What is Important

Troy's priority is creating a county where residents are free to pursue the American dream. Unfortunately, over the last ten years the county has become a harder place to live, with fewer jobs, more expensive housing, stagnant infrastructure, and decreasing public safety.

Montgomery County should be a home to all citizens, but especially for the hardworking middle class. More and more the county is neglecting the middle class. Asking them to bear the cost of inefficient programs while providing fewer services. This is not a fair deal. Given the chance the people of this county can do amazing things; the county just has to give them a fair opportunity.


Montgomery County has an intelligent, industrious, and innovative population. The key to long term economic development is unlocking that potential. There are two things that Montgomery County need to do to accomplish that:

  • Repeal repressive legislation that suppresses new business and stifles innovation; and

  • End the crony capitalism that advantages incumbents and large companies at the expense of small businesses and newcomers.

Competition is a good thing, but it has to be fair. People who work hard and work smart should be allowed to succeed. Big corporations and special interest will try to use the power of the government to entrench their positions and hurt the little guy. As your representative, Troy will work vigilantly to make sure that everyone gets a square deal.


There is only one policy the county can pursue to address the housing crisis: building more housing. While policies like rent control and price stabilization are useful emergency measures, in the long term they make the situation worse. Since 2010, the county population has increased by nearly 90,000 but the housing supply has only increased by 6,000. Unless Montgomery County will tolerate putting 15 people in each new house, the math doesn’t work. If new housing is not built, the county will crumble. There are three things Montgomery County can do to get more housing built:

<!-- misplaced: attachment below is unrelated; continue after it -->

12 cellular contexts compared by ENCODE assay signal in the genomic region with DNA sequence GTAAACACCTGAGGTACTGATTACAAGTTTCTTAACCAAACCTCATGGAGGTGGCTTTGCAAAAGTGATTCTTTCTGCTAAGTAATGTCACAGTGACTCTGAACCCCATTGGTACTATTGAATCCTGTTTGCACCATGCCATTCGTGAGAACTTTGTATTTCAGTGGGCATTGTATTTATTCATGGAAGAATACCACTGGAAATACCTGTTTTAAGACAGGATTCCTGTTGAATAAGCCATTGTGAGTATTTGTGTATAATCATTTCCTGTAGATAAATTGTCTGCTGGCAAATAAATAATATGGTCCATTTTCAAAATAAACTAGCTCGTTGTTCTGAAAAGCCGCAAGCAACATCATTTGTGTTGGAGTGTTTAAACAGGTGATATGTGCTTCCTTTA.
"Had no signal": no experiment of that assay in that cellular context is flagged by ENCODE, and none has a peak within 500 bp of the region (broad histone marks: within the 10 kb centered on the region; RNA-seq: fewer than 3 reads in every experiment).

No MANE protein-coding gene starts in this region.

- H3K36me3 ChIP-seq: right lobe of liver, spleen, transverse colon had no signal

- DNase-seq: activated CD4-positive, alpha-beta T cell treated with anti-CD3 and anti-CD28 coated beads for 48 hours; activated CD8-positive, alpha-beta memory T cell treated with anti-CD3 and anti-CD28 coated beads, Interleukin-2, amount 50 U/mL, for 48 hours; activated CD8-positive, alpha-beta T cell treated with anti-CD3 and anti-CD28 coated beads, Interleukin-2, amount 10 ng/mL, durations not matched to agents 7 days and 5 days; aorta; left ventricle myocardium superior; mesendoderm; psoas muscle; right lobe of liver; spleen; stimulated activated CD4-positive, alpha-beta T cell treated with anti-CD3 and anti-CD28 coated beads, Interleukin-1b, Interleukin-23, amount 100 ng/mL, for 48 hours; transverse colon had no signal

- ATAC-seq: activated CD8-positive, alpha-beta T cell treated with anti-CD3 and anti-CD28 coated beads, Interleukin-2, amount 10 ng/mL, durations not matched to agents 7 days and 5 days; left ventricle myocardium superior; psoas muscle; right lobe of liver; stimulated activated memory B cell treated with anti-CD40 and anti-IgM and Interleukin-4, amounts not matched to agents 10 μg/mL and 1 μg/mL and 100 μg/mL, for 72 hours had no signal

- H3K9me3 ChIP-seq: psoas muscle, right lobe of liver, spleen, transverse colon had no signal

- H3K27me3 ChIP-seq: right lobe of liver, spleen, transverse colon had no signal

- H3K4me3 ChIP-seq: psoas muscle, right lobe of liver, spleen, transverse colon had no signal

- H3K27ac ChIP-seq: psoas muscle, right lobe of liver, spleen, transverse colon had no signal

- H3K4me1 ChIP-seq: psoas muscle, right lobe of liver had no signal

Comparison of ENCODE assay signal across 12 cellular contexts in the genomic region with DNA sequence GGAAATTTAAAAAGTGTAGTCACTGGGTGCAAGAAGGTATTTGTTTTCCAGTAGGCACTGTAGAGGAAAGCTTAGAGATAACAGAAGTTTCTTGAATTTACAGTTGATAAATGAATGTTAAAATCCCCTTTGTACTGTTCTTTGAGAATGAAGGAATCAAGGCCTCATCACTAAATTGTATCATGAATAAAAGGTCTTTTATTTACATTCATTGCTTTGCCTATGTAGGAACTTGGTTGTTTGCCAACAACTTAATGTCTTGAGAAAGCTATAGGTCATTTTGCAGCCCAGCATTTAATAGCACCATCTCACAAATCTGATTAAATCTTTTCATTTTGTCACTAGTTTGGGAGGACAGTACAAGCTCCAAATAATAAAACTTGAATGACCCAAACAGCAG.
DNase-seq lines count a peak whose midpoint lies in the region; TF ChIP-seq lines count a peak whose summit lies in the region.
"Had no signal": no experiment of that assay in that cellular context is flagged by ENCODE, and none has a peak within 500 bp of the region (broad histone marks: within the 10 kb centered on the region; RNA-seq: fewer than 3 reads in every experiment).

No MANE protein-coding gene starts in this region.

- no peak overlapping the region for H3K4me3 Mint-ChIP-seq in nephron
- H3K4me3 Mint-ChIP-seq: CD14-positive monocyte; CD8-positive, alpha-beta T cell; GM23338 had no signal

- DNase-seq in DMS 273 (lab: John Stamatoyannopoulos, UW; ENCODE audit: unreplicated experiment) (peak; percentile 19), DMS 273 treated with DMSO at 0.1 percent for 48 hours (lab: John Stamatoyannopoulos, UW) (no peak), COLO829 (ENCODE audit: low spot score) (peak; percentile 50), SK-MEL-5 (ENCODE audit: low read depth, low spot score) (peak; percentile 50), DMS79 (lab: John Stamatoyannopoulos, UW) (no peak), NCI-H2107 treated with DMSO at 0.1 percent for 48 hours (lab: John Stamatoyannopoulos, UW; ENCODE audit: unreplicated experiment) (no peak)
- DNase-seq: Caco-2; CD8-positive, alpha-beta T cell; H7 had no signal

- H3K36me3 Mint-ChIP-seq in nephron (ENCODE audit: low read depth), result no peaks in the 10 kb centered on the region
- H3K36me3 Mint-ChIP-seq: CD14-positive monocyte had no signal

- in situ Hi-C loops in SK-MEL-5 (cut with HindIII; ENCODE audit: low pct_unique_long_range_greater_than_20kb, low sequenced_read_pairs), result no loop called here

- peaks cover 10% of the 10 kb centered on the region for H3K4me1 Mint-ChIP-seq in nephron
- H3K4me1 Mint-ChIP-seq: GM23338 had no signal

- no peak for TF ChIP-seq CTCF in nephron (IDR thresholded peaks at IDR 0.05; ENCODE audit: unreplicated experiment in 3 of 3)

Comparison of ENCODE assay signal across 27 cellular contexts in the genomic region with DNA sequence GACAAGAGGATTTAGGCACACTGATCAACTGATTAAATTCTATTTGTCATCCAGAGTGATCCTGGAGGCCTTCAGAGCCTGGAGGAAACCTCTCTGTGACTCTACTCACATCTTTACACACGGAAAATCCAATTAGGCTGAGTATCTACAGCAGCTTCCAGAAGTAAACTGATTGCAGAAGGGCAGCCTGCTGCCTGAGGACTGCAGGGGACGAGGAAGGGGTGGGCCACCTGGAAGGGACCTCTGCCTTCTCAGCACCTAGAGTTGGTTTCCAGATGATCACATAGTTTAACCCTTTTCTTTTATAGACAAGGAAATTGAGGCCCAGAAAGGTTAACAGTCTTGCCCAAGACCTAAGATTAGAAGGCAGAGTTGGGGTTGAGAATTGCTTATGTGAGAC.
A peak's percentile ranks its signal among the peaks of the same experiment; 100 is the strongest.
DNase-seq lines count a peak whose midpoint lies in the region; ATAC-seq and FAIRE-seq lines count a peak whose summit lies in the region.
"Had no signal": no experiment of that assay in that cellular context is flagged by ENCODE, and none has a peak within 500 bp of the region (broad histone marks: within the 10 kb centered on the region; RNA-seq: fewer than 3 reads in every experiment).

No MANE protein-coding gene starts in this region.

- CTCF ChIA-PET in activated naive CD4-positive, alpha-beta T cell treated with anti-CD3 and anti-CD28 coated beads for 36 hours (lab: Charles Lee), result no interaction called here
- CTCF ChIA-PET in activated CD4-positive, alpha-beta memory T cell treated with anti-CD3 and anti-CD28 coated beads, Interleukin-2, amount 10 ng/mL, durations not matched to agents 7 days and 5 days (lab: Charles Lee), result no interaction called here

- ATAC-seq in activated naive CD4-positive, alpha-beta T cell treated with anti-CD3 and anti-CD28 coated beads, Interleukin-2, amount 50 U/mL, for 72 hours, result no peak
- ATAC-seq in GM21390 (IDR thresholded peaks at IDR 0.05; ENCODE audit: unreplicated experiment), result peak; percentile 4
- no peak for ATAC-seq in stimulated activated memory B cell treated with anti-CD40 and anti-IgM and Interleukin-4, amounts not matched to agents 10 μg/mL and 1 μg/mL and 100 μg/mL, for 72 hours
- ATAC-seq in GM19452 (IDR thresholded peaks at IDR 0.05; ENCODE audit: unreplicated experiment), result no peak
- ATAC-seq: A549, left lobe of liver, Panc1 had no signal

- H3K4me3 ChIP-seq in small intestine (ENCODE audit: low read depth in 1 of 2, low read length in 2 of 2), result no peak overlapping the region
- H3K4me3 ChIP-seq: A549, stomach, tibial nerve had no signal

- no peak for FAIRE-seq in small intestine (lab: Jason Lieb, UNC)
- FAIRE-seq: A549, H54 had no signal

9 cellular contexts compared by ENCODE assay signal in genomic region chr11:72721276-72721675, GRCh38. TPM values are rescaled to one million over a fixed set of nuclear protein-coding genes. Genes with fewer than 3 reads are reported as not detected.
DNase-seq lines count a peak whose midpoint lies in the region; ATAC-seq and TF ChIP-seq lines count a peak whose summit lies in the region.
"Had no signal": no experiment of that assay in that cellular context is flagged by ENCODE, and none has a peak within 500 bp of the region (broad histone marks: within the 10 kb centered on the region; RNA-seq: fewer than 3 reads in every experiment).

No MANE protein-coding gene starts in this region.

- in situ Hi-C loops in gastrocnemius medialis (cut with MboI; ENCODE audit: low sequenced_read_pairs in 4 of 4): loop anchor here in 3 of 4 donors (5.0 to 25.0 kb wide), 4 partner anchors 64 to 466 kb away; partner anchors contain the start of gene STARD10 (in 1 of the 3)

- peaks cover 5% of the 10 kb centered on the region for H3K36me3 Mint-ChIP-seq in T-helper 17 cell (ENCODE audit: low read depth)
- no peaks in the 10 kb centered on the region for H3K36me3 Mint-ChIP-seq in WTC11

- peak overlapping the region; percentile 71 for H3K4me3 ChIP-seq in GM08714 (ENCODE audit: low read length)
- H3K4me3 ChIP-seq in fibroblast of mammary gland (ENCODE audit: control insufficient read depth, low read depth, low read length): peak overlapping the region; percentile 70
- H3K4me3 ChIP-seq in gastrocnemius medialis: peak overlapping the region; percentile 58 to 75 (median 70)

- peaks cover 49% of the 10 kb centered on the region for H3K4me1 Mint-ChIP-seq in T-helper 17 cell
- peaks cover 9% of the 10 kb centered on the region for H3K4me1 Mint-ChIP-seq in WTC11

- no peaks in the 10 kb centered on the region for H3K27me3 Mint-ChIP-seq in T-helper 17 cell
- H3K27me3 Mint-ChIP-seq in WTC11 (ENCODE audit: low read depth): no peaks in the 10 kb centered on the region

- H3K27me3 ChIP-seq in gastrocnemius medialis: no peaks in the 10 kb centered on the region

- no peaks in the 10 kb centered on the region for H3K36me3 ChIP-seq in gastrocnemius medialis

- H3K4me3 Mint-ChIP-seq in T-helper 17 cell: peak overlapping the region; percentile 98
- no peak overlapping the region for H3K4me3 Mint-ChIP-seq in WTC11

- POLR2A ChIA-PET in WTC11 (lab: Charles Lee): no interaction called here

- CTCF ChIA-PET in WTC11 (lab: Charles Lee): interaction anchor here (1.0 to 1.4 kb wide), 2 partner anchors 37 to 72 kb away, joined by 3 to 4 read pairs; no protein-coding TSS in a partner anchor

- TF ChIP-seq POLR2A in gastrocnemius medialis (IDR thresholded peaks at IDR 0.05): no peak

• Modifying zoning and building codes to give local communities flexibility based on neighborhood goals;

  • Loosen burdensome restrictions in order to unlock the power of the private sector; and

  • Correct market failures through financial incentives and direct investment.


Transportation is a great economic equalizer. It allows access to jobs, to education, and to recreation. It is the glue that binds the community together. Creating a robust network with various modes of transportation is key to the long-term health of our county. This means investing in buses, trains, trams, bikes, rideshares, and footpaths. It also means coordinating with the private sector to unlock new forms of transport. While the county speaks a lot about these types of investments, it has failed to deliver. These projects need to be completed in years, not decades.

The open road is a wonderful thing. But prioritizing the car over all other forms of transport was a mistake that damaged our communities. You should have a plethora of options for how to get somewhere. It should be cheap, fast, and convenient. Montgomery County needs walkable neighborhoods where citizens can access their basic needs.

Public Safety

All candidates in the race talk vaguely about allocating additional resources for mental health and community policing. These are good ideas, but they are not going to profoundly change Montgomery County's outcomes. To do that, we need societal reform, and that is going to take time and effort. Broadly we need to develop an attitude of tolerance, a culture of forgiveness, and a system of support. The government can help this transformation by repealing excessively cruel punishments, decriminalizing minor offenses, and creating paths for reintegration into society. These changes will need to take place at all levels, including at the federal and state levels, but the county can its part and serve as a beacon to the broader world.

Public Health

As a volunteer EMT, Troy is well positioned to understand the health crisis. Montgomery County has plenty of resources but uses them inefficiently; the healthcare system is detached from reality. Vulnerable populations, especially the homeless, do not have the ability to get preventative care. The long term result of this is that the county bears the costs via emergency services. This is bad for both the vulnerable and the taxpayer. Montgomery County needs to invest in preventative care to lower healthcare costs and keep people healthy.

The Environment

Recently, a strand of nihilism has penetrated our society. Troy refuses to accept that the future is lost. Climate change is a global issue. Even if Montgomery County becomes completely carbon neutral, the problem will persist. But, Montgomery County have a responsibility to do its part, and has the potential to lead. The county can take concrete steps by reducing the carbon footprint of government services (e.g. switching to electrical buses), by increasing greenspace, and by maintaining an educated and active citizenry.